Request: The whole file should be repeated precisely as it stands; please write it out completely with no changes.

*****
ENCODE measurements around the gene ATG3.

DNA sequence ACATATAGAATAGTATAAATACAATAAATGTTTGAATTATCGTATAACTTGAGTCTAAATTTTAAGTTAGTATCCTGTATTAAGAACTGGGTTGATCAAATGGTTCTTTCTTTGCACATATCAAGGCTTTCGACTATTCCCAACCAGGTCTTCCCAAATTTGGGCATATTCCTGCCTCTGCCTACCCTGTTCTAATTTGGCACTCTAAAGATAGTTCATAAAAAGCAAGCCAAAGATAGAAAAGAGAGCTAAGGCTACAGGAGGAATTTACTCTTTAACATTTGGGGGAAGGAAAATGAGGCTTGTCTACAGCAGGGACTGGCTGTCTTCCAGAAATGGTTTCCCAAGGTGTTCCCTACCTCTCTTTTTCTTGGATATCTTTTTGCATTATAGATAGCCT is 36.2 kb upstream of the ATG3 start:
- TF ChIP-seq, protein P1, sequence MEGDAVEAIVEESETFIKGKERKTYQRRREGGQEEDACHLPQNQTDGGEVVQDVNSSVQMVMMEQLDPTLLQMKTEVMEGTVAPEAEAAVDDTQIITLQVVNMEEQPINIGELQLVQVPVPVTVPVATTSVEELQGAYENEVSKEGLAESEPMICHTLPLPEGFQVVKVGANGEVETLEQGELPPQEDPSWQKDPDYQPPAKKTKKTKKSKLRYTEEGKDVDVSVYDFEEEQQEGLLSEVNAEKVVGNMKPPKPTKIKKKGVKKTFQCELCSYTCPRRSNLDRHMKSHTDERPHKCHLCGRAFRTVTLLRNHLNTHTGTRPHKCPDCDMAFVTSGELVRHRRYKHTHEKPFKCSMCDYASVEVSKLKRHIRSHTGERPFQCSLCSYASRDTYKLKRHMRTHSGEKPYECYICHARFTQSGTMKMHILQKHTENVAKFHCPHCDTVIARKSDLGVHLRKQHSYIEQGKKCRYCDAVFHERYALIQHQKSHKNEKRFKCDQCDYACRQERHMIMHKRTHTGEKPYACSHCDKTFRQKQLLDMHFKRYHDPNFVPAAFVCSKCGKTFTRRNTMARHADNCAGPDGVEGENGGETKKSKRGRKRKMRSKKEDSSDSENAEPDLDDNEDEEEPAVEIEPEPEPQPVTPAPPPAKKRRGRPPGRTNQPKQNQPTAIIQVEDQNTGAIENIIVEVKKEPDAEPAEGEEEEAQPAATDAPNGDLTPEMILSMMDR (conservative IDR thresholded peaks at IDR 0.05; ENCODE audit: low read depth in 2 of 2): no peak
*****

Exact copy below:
ENCODE measurements around the gene ATG3.

DNA sequence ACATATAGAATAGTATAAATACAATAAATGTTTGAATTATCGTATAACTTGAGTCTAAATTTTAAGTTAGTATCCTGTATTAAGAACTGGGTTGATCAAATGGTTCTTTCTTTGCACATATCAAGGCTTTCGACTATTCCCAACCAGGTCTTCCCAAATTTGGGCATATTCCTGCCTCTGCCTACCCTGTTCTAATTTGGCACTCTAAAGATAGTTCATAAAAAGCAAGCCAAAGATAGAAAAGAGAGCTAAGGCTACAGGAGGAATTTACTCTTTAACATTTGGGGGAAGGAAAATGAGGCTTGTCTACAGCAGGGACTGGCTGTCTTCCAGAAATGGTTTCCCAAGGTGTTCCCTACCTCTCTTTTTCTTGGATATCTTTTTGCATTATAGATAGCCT is 36.2 kb upstream of the ATG3 start:
- TF ChIP-seq, protein P1, sequence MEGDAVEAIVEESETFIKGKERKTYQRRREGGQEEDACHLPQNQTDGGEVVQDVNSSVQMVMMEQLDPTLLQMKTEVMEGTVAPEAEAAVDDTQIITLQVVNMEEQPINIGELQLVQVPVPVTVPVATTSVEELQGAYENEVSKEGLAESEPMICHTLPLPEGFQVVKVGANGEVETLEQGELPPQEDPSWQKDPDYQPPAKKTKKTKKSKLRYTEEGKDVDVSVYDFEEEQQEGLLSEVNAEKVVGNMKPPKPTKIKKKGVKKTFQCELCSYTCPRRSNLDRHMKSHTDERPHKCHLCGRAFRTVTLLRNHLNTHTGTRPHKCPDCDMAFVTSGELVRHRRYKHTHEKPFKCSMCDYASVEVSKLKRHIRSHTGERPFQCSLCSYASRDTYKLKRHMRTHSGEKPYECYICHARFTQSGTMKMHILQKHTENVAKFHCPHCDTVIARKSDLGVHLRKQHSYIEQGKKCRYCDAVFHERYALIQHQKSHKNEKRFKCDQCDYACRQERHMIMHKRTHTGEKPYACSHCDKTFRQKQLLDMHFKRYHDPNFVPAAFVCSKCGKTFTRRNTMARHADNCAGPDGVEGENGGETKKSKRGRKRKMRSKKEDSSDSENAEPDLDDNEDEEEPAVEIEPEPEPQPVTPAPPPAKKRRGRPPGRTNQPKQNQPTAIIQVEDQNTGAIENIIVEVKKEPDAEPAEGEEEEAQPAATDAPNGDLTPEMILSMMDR (conservative IDR thresholded peaks at IDR 0.05; ENCODE audit: low read depth in 2 of 2): no peak